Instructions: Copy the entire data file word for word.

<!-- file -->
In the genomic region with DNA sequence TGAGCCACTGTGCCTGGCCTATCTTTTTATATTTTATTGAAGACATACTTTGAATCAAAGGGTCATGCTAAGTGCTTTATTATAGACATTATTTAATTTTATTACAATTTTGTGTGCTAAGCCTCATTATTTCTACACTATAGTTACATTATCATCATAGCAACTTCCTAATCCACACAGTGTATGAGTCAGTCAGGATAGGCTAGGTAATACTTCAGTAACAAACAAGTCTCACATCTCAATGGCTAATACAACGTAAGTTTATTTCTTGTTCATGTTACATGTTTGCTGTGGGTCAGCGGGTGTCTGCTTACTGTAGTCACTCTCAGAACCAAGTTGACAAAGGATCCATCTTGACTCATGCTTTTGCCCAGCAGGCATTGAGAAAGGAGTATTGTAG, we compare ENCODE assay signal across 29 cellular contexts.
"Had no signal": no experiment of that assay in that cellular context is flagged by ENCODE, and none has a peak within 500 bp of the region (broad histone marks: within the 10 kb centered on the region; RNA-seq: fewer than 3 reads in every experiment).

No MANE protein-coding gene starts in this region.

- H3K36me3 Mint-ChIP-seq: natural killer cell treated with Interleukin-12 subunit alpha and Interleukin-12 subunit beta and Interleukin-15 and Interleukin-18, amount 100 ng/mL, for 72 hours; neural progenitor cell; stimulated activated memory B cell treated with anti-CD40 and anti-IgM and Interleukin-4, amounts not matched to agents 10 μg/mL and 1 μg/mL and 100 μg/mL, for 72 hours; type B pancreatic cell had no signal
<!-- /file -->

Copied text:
In the genomic region with DNA sequence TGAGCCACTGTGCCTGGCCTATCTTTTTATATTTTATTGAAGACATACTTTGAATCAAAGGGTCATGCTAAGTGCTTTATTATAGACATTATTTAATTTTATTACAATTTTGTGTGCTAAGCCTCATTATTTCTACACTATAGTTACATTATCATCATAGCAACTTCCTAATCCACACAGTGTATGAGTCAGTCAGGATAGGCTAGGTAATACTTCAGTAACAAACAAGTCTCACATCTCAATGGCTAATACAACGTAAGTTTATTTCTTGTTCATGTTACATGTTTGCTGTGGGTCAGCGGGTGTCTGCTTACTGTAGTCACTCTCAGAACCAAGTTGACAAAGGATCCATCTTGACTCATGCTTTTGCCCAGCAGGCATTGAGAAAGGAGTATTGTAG, we compare ENCODE assay signal across 29 cellular contexts.
"Had no signal": no experiment of that assay in that cellular context is flagged by ENCODE, and none has a peak within 500 bp of the region (broad histone marks: within the 10 kb centered on the region; RNA-seq: fewer than 3 reads in every experiment).

No MANE protein-coding gene starts in this region.

- H3K36me3 Mint-ChIP-seq: natural killer cell treated with Interleukin-12 subunit alpha and Interleukin-12 subunit beta and Interleukin-15 and Interleukin-18, amount 100 ng/mL, for 72 hours; neural progenitor cell; stimulated activated memory B cell treated with anti-CD40 and anti-IgM and Interleukin-4, amounts not matched to agents 10 μg/mL and 1 μg/mL and 100 μg/mL, for 72 hours; type B pancreatic cell had no signal